Archive for December, 2012

Signs of getting it right in Macau

December 24, 2012

Club Cubic was heaving at 1.30am on the last Thursday night in November. Nearly 3,000 of the Pearl River Delta’s most beautiful people gathered on the second level of the City of Dreams resort, a space that in the past has often felt as desolate and forbidding as a New York City subway station during the wee hours. On that night, Psy, the Korean rapper behind the mega-hit Gangnam Style, was in town and Club Cubic was the place to be. Sometime past 2am, Psy took the stage, gave the crowd his song and his horse dance and galloped off, but the party continued. It was a night to remember in Macau.

During a ten day visit culminating with the late night Psy-ting, there were clear signs that Macau is creating more nights to remember for visitors from China’s growing middle class that are presently driving casinos revenue growth. For more than a year, expansion of mass market gaming has outstripped VIP growth.

According to participants at last month’s Asian Gaming and Hospitality’s Congress, mass market growth reflects Macau and mainland authorities’ push to diversify the economy away from gambling toward broader tourism and leisure activities, as I wrote in the December issue of Macau Business. Junket business insiders at the conference also offered examples of Beijing’s efforts to curtail VIP play. Whatever the reason, mass market spending is rising in Macau.

On this visit, it seemed Macau’s casinos resorts had sharpened their game as tourist destinations, getting things right more often than has been their custom. Maybe it was my imagination due to spending hours on massage tables and in whirlpools to research an article on luxury spas for the January edition of Macau Business, and enjoying five-star hospitality at their host hotels. Maybe it’s because resorts that needed to learn have had great examples to follow, such as the intelligent, comfortable room design and equipment at Grand Lisboa and the right resort elements for Asia at Galaxy Macau. But mostly, it may be that resorts, especially the ones in Cotai with huge footprints, need to have more traffic and paying customers to function and feel right. As mass market tourism grows, and more people shop, eat and play in plain sight rather than behind VIP room walls, it’s happening.

Now Macau needs to take the next step and give tourists who come for a good time reasons to stay for more than a day and keep coming back. Sure, gambling will continue to be part of the mix, but there needs to be more. Psy’s appearance underlined the thirst for entertainment. The Pearl River Delta is looking for a good time, and Macau seems finally to have figured out how to deliver one. Now let the good times roll.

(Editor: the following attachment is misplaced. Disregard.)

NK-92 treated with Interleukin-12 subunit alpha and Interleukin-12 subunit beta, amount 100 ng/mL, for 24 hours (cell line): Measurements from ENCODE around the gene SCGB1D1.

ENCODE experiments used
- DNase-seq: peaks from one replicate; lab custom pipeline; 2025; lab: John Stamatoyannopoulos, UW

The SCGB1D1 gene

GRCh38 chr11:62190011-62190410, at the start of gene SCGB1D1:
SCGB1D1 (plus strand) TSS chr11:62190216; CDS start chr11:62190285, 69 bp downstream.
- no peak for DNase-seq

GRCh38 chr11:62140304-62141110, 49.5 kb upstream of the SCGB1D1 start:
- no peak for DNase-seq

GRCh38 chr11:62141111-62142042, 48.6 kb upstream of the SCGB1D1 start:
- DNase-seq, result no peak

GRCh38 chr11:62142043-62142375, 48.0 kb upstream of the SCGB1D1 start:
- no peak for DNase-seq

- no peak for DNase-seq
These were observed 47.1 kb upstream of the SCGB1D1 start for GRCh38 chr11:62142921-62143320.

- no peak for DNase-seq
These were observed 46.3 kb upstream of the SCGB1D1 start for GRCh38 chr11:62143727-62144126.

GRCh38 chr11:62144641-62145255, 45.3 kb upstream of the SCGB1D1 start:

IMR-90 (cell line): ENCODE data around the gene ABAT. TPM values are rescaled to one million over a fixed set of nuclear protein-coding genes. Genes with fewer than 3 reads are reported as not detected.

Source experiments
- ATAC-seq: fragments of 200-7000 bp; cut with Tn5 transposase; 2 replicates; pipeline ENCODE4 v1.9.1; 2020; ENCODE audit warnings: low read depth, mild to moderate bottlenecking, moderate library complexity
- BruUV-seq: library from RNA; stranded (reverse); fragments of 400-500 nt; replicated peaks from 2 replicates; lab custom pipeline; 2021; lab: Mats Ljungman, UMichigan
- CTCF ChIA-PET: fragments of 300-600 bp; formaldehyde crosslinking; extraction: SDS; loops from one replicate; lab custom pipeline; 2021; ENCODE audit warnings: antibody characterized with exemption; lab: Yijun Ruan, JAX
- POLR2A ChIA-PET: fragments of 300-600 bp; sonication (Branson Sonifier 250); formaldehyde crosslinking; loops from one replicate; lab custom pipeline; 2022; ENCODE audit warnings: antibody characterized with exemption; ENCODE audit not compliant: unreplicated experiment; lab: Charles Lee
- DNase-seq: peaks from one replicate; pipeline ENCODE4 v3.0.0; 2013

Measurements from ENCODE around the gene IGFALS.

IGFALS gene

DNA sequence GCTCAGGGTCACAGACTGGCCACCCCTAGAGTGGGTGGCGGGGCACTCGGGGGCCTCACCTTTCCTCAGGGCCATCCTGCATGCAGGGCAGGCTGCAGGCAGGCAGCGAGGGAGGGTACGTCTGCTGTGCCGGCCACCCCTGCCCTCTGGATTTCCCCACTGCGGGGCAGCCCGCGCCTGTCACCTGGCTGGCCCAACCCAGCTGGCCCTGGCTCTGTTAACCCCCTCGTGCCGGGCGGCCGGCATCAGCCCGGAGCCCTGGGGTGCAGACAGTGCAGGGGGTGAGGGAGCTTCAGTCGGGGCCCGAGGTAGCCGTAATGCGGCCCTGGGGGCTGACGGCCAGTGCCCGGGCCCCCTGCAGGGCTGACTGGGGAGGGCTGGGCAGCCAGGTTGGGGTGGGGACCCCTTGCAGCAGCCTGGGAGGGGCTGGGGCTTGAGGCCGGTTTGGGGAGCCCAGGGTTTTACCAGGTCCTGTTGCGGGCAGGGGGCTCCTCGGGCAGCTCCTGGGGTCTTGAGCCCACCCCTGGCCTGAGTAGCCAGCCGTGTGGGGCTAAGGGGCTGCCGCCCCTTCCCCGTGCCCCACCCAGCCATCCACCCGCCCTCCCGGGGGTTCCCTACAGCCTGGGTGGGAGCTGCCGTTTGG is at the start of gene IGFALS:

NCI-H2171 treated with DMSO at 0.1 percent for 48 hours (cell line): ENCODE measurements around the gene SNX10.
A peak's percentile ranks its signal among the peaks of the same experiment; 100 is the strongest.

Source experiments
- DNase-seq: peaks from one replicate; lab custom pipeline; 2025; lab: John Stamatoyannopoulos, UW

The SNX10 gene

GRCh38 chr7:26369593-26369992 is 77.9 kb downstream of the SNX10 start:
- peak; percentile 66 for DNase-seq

Totally globalized native New Yorker and former broadcast news producer Muhammad Cohen is author of Hong Kong On Air, a novel set in his adopted hometown during the 1997 handover about television news, love, betrayal, high finance, and cheap lingerie. See his bio, online archive and more at www.muhammadcohen.com; follow him on Facebook and Twitter @MuhammadCohen.

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Royal hoax hand wringing misses point

December 18, 2012

The nurse found hanged following a prank call in connection Kate Middleton’s hospitalization in London was buried in her native India on Monday. was Jacinta Saldanha’s suicide has sparked outrage, mainly directed at the Australian radio hosts Mel Grieg and Michael Christian who called the hospital posing as Queen Elizabeth and Prince Charles. But the disc jockeys, already fired and abjectly apologetic, are merely symptoms of a larger problem.

A much loved woman killing herself and leaving two children motherless over a perceived disservice to the British royal family is the most compelling reason yet to abolish the monarchy. My five year old daughter believes in the fairy tale world of princesses; it’s long past time for Britain to drop this ludicrous mythology. The monarchy is a vestige of times when nations were ruled not by laws and consent of the governed, but heredity reinforced by lies. Pretending there’s a royal family more worthy than the rest of us by accident of birth and frequently flawed marriages insults both people’s humanity and intelligence.

Britain has long encouraged and exploited interest in its royal foolishness. This year’s royal wedding was just the latest example of how Britain uses (and lavishly funds) the monarchy to spur tourism and domestic consumption. Complaining about media violating royals’ privacy is as hypocritical as going to a porn movie and complaining because there’s nudity.

Banishing the British monarchy to the dustbin of history could provide the added advantage of exposing the world’s remaining potentates to the cold light of reality they and their subjects deserve. All people are created equal; accepting that now will avert future tragedies and let all people, not just handsome princes and fair young maidens, reach their potential. We don’t need to keep believing in fairy tales to create happy endings.

Totally globalized native New Yorker and former broadcast news producer Muhammad Cohen is author of Hong Kong On Air, a novel set in his adopted hometown during the 1997 handover about television news, love, betrayal, high finance, and cheap lingerie. See his bio, online archive and more at www.muhammadcohen.com; follow him on Facebook and Twitter @MuhammadCohen.


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